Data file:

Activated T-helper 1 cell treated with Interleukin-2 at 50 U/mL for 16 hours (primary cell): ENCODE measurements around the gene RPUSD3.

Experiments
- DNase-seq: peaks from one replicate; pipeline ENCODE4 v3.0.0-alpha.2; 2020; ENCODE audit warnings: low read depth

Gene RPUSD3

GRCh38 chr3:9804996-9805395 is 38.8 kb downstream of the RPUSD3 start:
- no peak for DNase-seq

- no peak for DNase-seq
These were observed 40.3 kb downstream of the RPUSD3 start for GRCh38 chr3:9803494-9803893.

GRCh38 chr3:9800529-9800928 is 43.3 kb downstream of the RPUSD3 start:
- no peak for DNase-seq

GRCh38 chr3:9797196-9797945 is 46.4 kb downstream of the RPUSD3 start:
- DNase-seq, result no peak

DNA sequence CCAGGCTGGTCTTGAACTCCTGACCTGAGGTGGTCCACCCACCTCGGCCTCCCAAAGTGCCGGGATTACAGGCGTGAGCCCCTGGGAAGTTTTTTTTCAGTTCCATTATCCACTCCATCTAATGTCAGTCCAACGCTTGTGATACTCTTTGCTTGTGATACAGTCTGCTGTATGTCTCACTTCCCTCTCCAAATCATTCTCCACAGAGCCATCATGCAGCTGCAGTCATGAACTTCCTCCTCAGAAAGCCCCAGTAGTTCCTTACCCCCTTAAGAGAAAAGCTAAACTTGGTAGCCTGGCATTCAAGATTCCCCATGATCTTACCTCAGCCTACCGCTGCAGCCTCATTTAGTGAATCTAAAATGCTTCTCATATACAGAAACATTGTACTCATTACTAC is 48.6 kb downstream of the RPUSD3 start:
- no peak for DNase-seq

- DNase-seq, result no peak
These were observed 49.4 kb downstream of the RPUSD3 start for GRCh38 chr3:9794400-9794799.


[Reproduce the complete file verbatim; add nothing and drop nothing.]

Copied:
Activated T-helper 1 cell treated with Interleukin-2 at 50 U/mL for 16 hours (primary cell): ENCODE measurements around the gene RPUSD3.

Experiments
- DNase-seq: peaks from one replicate; pipeline ENCODE4 v3.0.0-alpha.2; 2020; ENCODE audit warnings: low read depth

Gene RPUSD3

GRCh38 chr3:9804996-9805395 is 38.8 kb downstream of the RPUSD3 start:
- no peak for DNase-seq

- no peak for DNase-seq
These were observed 40.3 kb downstream of the RPUSD3 start for GRCh38 chr3:9803494-9803893.

GRCh38 chr3:9800529-9800928 is 43.3 kb downstream of the RPUSD3 start:
- no peak for DNase-seq

GRCh38 chr3:9797196-9797945 is 46.4 kb downstream of the RPUSD3 start:
- DNase-seq, result no peak

DNA sequence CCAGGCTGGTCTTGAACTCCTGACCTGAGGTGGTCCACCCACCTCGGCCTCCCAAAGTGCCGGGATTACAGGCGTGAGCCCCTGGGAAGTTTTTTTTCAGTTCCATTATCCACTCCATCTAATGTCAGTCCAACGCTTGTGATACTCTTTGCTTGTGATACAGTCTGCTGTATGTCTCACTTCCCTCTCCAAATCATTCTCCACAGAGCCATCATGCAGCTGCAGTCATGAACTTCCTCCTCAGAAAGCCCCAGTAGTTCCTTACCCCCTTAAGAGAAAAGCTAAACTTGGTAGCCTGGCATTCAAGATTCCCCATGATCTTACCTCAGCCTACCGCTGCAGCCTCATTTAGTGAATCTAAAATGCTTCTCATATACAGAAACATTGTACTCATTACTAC is 48.6 kb downstream of the RPUSD3 start:
- no peak for DNase-seq

- DNase-seq, result no peak
These were observed 49.4 kb downstream of the RPUSD3 start for GRCh38 chr3:9794400-9794799.